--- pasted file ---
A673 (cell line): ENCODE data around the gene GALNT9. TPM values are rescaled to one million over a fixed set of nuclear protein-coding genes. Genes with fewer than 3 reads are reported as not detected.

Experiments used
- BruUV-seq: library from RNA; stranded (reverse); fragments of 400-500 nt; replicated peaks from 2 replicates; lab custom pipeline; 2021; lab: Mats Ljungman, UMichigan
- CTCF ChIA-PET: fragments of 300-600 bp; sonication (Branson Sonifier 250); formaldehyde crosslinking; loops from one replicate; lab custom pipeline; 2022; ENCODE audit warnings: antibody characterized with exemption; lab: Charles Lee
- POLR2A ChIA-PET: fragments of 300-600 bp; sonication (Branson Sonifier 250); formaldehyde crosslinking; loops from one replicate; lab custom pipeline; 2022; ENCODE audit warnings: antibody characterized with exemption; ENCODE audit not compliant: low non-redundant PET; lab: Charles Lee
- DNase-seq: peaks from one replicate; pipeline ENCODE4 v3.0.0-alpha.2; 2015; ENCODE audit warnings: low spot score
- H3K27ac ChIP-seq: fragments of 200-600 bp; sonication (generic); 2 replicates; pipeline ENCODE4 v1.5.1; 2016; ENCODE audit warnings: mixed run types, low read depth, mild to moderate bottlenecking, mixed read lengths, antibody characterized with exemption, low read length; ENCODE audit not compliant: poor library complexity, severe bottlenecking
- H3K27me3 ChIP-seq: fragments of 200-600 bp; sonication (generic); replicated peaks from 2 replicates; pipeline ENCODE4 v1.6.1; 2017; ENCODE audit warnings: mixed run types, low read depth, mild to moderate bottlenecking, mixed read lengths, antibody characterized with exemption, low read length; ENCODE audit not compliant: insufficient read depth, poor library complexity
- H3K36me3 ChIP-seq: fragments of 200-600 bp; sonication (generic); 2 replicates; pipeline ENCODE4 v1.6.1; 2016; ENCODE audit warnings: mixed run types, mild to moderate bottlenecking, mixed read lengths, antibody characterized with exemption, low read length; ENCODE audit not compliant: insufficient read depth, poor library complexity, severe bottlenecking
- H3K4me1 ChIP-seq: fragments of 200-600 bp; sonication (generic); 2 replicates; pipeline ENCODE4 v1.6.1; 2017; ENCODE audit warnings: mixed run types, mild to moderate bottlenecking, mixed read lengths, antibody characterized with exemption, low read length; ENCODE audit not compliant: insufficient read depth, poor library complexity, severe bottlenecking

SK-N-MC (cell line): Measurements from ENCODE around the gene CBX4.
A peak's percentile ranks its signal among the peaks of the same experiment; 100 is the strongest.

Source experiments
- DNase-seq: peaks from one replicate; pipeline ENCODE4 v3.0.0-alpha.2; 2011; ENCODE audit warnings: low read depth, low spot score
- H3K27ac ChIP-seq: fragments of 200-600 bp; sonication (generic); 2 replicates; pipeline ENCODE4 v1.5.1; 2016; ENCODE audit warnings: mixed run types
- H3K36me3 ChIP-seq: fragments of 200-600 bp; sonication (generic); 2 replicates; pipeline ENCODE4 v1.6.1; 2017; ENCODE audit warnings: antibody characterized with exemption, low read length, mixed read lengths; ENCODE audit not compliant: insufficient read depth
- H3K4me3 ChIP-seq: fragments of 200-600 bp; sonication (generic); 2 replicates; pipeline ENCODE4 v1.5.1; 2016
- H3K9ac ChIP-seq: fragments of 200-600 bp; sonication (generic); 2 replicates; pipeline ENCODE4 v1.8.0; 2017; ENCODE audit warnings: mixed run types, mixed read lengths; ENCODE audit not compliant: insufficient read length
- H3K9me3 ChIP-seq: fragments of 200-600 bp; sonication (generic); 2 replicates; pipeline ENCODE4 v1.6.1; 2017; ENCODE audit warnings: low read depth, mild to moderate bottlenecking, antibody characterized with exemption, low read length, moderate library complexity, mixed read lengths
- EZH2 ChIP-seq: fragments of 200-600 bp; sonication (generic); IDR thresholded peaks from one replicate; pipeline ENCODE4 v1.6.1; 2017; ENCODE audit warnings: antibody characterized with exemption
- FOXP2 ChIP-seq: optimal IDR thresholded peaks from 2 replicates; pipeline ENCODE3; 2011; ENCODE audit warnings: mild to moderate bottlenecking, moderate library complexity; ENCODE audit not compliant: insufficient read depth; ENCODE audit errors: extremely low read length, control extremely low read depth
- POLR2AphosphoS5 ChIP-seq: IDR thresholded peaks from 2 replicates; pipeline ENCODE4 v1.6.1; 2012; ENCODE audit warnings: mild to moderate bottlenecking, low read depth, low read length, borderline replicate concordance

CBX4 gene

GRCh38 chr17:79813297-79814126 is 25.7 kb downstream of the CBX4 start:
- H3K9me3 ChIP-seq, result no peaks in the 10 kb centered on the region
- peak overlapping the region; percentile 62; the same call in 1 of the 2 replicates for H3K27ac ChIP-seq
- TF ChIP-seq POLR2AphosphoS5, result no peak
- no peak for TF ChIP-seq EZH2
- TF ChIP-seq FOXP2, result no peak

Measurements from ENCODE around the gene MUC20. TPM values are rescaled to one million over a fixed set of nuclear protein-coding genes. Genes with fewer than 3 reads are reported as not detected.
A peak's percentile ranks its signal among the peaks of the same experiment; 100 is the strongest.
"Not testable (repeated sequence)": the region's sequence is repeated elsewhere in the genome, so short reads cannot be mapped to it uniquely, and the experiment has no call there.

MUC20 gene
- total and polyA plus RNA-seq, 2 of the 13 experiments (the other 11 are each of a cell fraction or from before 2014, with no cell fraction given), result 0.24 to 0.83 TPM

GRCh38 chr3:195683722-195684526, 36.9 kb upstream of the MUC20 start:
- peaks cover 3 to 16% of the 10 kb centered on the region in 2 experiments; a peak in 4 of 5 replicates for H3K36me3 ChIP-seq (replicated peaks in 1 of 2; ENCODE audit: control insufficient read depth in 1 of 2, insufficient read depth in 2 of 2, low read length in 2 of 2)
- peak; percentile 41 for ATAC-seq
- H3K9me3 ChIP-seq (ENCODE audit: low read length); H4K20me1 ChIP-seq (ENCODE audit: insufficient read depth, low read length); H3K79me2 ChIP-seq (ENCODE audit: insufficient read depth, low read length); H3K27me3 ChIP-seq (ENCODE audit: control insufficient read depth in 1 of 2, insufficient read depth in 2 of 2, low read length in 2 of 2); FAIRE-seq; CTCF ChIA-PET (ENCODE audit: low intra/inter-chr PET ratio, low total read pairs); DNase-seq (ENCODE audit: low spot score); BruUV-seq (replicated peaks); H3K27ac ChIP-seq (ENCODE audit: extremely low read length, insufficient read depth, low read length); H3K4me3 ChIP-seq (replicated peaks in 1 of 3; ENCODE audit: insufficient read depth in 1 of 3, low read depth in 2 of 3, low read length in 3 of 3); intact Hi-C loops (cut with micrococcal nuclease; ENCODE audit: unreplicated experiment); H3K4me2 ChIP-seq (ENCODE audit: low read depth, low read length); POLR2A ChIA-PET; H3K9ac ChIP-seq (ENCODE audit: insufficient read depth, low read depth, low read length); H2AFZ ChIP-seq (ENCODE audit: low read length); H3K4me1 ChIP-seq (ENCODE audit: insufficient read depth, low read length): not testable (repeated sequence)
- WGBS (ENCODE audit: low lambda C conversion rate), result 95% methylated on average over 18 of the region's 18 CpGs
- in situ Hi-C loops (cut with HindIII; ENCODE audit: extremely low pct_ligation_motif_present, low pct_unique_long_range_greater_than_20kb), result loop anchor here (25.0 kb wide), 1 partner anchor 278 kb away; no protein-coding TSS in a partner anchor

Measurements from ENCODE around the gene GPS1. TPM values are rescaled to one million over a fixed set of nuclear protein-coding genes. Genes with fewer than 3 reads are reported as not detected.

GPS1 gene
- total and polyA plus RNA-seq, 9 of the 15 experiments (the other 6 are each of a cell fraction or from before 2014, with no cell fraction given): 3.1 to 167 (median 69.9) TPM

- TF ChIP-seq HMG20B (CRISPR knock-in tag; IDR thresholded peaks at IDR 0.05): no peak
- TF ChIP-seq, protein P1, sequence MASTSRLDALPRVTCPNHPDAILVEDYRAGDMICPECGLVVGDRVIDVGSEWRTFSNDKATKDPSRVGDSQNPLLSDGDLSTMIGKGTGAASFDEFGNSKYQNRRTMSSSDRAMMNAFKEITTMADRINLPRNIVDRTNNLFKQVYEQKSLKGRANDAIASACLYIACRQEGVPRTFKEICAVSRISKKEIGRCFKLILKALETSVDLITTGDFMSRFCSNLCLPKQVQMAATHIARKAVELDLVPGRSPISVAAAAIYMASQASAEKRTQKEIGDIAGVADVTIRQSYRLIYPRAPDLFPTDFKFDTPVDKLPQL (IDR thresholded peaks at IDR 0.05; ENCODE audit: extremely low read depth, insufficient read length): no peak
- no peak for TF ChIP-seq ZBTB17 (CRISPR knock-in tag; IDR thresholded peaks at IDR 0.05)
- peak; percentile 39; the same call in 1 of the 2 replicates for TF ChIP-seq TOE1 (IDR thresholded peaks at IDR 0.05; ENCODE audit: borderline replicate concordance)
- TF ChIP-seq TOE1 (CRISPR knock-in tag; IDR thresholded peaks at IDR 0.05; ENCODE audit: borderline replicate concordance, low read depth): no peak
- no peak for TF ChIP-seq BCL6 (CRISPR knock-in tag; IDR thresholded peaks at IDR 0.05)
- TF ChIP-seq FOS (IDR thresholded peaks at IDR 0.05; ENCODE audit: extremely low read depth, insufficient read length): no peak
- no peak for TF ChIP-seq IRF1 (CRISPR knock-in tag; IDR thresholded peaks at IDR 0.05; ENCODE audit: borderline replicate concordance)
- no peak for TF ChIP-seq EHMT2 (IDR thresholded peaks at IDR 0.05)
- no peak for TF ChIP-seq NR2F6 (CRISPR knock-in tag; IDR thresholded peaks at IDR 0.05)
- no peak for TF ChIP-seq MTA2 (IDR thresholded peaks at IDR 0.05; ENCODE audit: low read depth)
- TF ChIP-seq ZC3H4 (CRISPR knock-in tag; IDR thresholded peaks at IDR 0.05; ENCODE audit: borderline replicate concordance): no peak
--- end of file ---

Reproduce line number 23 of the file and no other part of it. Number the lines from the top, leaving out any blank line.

CBX4 gene